Why choose FM now? With the cost of energy rising sharply and the development of IT occurring at breakneck

speed, the role of the facilities manager is taking on a far greater significance. Unlike other property-related workplace professions such as architecture and surveying, FM is a young profession. Indeed, the term ‘facilities management’ was only coined in the 1980s – and it’s only recently that a formal career path has emerged. By choosing FM, you’ll be choosing one of the fastest changing, most challenging and rewarding jobs in the country. Over the page, we’ll explain what you’ll be getting into in more detail. Martin Read is managing editor of FM World Magazine @Martin_Read GUIDE TO CAREERS IN FM 2012  |7

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BE THE CAREER FOR YOU? Schools, offices, hospitals, libraries, stadiums, factories, museums, prisons, scientific laboratories, shops, business parks – think of a facility and you’ll find an FM team working behind the scenes to ensure that everything runs like clockwork


What makes for a good FM? You’ll need to be a keen and energetic learner. Good procurement and negotiation skills are essential for an FM, as you’ll find yourself purchasing everything from plants, furniture, cleaning products and stationery through to the negotiation and implementation of multi-million pound contracts for security, maintenance or consultancy. You’ll be a multi-tasker, moving swiftly between planning next year’s budget, rehearsing a crisis management plan, climbing around the roof inspecting the air-conditioning system or, quite literally, fighting fires. Time management and a cool, calm head are essentials. There’s a skills shortage in the profession for outstanding FMs who can come up with good ideas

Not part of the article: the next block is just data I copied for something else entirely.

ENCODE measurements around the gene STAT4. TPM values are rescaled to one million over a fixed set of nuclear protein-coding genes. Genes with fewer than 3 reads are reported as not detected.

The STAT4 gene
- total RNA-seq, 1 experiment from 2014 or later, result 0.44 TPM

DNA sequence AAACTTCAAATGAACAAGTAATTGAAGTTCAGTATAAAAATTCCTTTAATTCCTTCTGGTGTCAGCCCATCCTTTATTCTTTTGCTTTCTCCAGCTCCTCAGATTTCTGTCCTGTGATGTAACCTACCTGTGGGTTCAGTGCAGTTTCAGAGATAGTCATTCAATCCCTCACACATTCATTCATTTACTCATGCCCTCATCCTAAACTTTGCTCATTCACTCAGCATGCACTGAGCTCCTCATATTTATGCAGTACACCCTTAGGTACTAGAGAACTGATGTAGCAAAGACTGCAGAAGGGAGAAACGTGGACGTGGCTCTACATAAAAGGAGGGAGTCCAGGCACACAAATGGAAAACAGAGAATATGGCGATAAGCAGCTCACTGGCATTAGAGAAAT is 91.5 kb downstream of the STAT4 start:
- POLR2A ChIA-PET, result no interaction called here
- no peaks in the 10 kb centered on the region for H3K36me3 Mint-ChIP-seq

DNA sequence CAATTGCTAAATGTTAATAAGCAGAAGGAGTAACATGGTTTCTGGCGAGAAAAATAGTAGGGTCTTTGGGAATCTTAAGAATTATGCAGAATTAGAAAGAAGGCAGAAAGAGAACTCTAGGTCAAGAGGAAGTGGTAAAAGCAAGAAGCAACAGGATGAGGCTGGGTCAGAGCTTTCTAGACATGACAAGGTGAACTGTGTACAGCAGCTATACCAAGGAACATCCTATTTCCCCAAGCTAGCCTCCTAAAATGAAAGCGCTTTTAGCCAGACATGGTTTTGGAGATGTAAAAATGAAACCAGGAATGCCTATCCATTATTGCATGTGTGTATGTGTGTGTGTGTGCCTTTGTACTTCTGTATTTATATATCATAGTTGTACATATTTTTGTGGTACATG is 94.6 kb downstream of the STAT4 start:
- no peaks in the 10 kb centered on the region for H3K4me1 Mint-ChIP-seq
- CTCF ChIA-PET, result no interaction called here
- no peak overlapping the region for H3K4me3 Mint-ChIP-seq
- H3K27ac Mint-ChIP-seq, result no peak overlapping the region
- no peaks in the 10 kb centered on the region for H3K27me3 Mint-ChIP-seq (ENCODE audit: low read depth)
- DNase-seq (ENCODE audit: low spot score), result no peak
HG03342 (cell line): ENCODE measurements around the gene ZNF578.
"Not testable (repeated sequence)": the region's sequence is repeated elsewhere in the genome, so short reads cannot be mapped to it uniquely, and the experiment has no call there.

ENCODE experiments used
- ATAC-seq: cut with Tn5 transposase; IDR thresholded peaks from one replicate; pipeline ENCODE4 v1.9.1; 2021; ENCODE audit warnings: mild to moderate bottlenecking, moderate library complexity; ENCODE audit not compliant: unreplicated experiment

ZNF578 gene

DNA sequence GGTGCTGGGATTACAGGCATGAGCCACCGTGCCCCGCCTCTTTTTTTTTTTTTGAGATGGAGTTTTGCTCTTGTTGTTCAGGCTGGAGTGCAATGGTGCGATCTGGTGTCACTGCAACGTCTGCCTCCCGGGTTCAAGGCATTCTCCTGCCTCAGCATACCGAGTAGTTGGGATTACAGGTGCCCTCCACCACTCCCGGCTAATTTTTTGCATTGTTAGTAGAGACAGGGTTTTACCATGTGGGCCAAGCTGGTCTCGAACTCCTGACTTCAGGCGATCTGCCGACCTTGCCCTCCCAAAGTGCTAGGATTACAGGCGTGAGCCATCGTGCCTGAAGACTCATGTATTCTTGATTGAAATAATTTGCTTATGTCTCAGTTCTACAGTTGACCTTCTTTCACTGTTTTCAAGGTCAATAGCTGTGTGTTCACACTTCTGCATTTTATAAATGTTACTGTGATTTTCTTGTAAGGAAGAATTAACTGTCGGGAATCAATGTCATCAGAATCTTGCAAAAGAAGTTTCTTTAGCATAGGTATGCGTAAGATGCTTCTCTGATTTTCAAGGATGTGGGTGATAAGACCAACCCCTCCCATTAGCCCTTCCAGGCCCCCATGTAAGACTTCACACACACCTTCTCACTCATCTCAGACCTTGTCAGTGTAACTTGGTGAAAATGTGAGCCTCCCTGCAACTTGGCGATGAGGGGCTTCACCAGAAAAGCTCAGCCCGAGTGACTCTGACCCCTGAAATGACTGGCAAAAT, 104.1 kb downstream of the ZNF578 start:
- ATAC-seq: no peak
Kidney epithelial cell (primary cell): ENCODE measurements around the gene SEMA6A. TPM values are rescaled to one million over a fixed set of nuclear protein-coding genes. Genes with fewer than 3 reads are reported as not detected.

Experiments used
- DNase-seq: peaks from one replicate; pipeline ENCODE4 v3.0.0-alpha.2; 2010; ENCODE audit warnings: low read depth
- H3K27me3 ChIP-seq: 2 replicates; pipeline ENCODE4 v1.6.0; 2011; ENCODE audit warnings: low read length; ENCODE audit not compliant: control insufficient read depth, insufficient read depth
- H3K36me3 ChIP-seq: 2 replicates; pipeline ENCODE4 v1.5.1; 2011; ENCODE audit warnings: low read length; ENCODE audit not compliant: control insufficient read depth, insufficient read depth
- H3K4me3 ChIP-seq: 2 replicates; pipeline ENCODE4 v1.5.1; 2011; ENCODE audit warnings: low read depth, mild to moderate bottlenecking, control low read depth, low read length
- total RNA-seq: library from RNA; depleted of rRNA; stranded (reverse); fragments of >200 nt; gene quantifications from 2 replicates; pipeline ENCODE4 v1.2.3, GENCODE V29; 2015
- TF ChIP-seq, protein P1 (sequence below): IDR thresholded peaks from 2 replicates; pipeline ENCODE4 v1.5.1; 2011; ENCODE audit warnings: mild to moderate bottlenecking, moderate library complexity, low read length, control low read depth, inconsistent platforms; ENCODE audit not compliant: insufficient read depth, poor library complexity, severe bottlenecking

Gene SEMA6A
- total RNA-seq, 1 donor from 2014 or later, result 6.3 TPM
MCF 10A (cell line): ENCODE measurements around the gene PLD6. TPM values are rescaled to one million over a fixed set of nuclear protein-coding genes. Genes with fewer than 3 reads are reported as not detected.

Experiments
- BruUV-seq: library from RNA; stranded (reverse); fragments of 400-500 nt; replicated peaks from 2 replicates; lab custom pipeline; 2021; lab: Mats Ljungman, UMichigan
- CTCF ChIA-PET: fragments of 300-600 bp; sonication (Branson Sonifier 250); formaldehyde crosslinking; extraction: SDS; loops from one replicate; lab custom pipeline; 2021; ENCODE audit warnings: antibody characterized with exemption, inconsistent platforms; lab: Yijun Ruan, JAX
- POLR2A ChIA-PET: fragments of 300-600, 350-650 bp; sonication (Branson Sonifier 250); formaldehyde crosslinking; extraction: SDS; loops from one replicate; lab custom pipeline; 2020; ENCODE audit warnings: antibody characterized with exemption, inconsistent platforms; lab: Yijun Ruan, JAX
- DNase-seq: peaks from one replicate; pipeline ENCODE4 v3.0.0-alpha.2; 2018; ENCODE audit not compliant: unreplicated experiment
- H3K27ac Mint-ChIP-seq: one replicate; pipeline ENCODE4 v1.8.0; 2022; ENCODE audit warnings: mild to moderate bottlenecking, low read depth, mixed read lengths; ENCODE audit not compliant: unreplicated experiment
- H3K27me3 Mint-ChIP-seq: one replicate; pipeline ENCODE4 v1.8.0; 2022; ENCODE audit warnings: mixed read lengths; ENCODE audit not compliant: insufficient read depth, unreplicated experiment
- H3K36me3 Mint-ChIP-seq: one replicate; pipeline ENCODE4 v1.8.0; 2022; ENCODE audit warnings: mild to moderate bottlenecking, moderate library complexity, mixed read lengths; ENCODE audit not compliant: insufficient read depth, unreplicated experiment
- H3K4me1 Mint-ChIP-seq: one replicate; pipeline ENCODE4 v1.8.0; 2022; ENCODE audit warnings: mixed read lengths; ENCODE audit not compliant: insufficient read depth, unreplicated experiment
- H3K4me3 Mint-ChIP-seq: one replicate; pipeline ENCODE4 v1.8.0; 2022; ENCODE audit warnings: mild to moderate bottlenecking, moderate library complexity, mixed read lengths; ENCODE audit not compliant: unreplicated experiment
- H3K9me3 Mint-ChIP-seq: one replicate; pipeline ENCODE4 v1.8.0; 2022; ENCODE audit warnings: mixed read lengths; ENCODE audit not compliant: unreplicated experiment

EXAMPLE FM PROJECTS ● Working with a team of architects and engineers to design a new headquarters for a blue-chip company ● Introducing a flexible working strategy so that ownership of desks is removed and everyone chooses a different desk when they walk in each day ● Integrating a new portfolio of buildings and people after a major acquisition ● Moving several hundred (or thousand) people to new premises over a single weekend

as companies look for innovative ways to reduce costs and keep staff motivated in tough times. This makes it the perfect time to make your mark. Despite the recession and the focus on cost-cutting, sustainability is rising in importance in many organisations. FMs are increasingly recognised as the guardian of an organisation’s environmental and ethical policies. If going green is your thing, you need to be in FM. Perhaps of greatest importance for first jobbers is the fact that facilities professionals are proud of the responsibility they’re given in their jobs from day one. Take a look at section three of this guide for some great examples of proud facilities managers at all sorts of organisation. You may be building relationships with suppliers,

walking the floors of your building to ensure your customers are happy and productive, or looking at ways that your organisation can become more sustainable. And the chances are that you will be doing it from that first Monday morning.

The true scope of FM After its staff, facilities management and property represent the biggest expenditure for most organisations. It’s at the very heart of an organisation, and is increasingly recognised as such. Yes, you may have to spend a fair amount of time planning to avoid crises and keeping facilities running – but you’ll also be leading projects which can have a huge impact on people, the workplace and the environment. Now, what other career offers you that kind of variety?